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CHAPTER1INTRODUCTION Inthischapter,themotivationandthebackgroundforresearchofthedissertationwillbeintroducedrst.Then,themaincontributionofthedissertationisstated.Afterthat,theorganizationofthedissertationisoutlined. 1.1Background Withtheamountnumberofdatabasesappearingincomputationalbiology,biomedicalengineering,consumers'behaviorsurveyandsocialnetworks,ndingtheusefulinformationbehindthesedataandgroupingthedataareimportantissuesnowadays.Clusteringisamethodtoclassifyofobjectsintodifferentgroups,suchthattheobjectsinthesamegroupsharesomecommontraitsoraresimilarinsomesense.Itisamethodofunsupervisedclassication,andacommontechniquefordataanalysisinmanyelds,includingdatamining,machinelearning,patternrecognition,imageanalysisandbioinformatics.Clusteringhasbeenwidelystudiedinthepast20years.ThemethodsforclusteringincludeK-meansclustering,fuzzyc-meansclustering,andspectralclustering. However,clusteringonlygroupsobjectswithoutconsideringthefeaturesofeachobjectmayhave.Inotherwords,clusteringcomparestwoobjectsbythefeaturesthattwoshare,withoutdepictingthedifferentfeaturesofthetwo.Amethodsimultaneouslygroupstheobjectsandfeaturesiscalledbiclusteringsuchthataspecicgroupofobjectshasaspecialkindgroupoffeatures.Moreprecisely,abiclusteringistondasubsetofobjectsandfeaturessatisfyingthattheseobjectsarerelatedtothosefeaturestosomelevel.Suchkindofsubsetsarecalledbiclusters.Meantime,biclusteringdoesnotrequireobjectsinthesamebiclustertobehavesimilarlyoverallpossiblefeatures,buttohighlyhavespecicfeaturesinthisbicluster.Biclusteringalsohasabilitiestondhidefeaturesandspecifythemtosomesubsetsofobjects.Thebiclusteringproblemis 11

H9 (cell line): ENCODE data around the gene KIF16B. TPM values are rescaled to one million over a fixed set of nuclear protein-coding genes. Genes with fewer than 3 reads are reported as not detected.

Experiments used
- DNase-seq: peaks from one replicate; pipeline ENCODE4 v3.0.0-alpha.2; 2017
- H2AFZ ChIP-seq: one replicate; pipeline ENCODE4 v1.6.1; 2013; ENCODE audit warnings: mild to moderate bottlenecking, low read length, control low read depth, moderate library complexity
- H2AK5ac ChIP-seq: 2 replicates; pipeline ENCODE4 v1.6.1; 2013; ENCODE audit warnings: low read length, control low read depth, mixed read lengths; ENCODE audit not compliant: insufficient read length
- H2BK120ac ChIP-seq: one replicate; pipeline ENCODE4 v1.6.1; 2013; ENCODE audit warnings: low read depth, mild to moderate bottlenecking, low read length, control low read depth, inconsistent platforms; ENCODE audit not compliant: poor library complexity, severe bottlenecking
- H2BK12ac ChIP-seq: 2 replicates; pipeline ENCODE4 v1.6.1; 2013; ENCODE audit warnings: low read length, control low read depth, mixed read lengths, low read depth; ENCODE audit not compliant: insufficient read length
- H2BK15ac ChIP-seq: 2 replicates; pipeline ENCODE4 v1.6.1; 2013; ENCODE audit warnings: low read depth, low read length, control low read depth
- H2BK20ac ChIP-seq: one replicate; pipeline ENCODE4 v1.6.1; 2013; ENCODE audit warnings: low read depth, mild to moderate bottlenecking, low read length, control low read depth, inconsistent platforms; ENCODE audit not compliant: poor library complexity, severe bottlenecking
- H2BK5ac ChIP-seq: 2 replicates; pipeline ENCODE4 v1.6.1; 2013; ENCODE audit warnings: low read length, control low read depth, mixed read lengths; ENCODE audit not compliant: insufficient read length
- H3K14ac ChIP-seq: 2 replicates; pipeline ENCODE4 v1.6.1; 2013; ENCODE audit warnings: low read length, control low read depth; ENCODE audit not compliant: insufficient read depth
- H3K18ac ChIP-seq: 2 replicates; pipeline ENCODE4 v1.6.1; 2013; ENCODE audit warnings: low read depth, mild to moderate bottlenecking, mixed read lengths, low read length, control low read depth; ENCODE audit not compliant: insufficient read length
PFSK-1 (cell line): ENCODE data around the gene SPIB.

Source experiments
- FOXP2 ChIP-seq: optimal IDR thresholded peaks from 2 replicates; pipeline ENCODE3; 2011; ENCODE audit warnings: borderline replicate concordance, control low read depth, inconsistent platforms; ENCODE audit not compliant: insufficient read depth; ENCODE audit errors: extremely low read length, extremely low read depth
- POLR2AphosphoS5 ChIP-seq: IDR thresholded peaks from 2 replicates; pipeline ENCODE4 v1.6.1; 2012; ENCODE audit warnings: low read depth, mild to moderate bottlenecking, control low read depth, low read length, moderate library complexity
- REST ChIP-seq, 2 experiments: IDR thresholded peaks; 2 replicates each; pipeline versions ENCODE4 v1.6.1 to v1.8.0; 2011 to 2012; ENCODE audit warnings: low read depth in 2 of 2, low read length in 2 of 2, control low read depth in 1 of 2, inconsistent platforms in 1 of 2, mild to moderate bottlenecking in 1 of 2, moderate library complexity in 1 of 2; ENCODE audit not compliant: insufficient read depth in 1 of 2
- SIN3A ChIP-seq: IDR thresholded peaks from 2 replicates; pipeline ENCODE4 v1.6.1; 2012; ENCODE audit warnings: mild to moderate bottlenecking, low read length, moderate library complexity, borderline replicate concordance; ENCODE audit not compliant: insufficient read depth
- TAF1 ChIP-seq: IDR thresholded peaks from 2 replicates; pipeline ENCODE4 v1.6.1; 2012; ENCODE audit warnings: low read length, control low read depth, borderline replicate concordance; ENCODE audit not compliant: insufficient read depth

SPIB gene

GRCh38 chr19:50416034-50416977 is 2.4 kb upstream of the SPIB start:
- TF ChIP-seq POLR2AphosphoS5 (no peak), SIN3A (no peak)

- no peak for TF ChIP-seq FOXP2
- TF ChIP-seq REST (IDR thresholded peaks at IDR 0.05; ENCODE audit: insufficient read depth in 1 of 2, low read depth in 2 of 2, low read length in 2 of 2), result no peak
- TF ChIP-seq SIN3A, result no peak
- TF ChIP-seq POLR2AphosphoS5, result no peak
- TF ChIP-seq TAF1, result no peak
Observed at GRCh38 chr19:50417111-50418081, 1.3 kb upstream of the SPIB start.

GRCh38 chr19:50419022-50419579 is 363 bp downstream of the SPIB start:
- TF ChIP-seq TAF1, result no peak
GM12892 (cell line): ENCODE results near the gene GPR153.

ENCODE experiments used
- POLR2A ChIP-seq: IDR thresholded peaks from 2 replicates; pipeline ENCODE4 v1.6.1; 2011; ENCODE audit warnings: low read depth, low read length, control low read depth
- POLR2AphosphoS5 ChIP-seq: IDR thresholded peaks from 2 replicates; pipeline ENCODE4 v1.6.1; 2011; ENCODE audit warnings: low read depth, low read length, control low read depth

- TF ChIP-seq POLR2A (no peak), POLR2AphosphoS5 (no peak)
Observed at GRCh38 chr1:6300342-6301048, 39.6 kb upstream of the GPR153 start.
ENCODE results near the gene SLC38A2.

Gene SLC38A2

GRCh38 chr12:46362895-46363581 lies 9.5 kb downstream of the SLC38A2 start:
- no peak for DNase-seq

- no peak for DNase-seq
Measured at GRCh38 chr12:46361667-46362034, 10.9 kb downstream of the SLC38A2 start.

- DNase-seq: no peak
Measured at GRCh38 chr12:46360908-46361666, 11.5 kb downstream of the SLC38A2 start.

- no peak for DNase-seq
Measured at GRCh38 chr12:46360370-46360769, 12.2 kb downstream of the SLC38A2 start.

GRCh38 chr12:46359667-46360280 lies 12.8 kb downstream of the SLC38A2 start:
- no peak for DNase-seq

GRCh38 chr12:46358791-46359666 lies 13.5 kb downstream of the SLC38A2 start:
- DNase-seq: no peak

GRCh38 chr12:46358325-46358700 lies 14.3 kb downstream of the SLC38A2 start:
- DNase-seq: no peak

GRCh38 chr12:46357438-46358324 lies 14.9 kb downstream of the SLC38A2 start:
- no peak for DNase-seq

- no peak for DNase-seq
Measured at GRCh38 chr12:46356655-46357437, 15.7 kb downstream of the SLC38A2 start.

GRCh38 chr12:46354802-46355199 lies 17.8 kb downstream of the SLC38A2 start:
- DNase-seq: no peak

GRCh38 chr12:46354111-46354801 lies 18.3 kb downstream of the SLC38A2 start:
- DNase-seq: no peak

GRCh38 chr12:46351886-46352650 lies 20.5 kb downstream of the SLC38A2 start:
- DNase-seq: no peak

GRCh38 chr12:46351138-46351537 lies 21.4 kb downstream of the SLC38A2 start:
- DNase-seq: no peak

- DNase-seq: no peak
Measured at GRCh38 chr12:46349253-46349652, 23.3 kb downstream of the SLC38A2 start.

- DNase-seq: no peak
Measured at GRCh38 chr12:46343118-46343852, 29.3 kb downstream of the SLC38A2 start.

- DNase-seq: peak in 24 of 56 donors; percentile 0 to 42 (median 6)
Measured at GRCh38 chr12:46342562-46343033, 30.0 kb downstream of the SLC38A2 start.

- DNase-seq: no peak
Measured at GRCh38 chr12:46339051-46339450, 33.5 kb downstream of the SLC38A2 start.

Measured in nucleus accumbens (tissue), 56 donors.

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tondbiclustersindatasets,anditmayhavedifferentnamessuchasco-clustering,two-modeclusteringinsomeliteratures. Bothclusteringandbiclusteringareperformedondatamatrices.Thedatamatrixforclusteringisasymmetricnonnegativematrixanditisalwayschosenasasimilaritymatrix,whoseentriesdenotethesimilarityofobjects.Thematrixforbiclusteringisarectangularmatrixwithrowscorrespondingtoobjects,columnstofeatures,andentriestotheexpressionlevelofcorrespondingfeaturesintheobjects.Thismatrixiscalledexpressionmatrix. TheGraphPartitioningProblem(GPP)consistsofdividingthevertexsetofagraphintoseveraldisjointsubsetssothatthecutamongthesedisjointsubsetsisminimized.ThethreemostwidelyusedcutsforclusteringandbiclusteringareRatiocut,NormalizedcutandMinimumcut.TheMinimumcutisthesumweightoftheedgeswithendsindistinctsubsets.TheRatiocutisafractionofthecutstothesizesofthecorrespondingsubsets,andtheNormalizedcutisafractionofthecutstotheweighteddegreesofvertices.TheRatiocutandNormalizedcutareintroducedtobalancethethecardinalitiesofsubsetsforgraphpartitioning,andtheyareusedfordifferentpurposesofclusteringandbiclustering. Inthegraphpartitioningmodelsforclustering,theobjectsarecorrespondingtovertices,andthesimilaritymatrixforclusteringischosenastheweightmatrixofthegraph.Inthebipartitegraphpartitioningmodelforbiclustering,thesetofobjectscorrespondstotherstvertexsetandthesetoffeaturestotheotherone.Theexpressionmatrixischosenasthebiadjacencyweightmatrixofthebipartitegraph.Bythegraphpartitioningmethodforclusteringandbiclustering,weobtainnonoverlapandexclusiveclustersandbiclusters. Thegraphpartitioningproblemisaclassiccombinatorialoptimizationproblem,anditisknowntobeNP-complete.Withdifferentcuts,thegraphpartitioningproblemcanbeformulatedasanintegerprograminmathematicalprogramming.Fortheproblemwith 12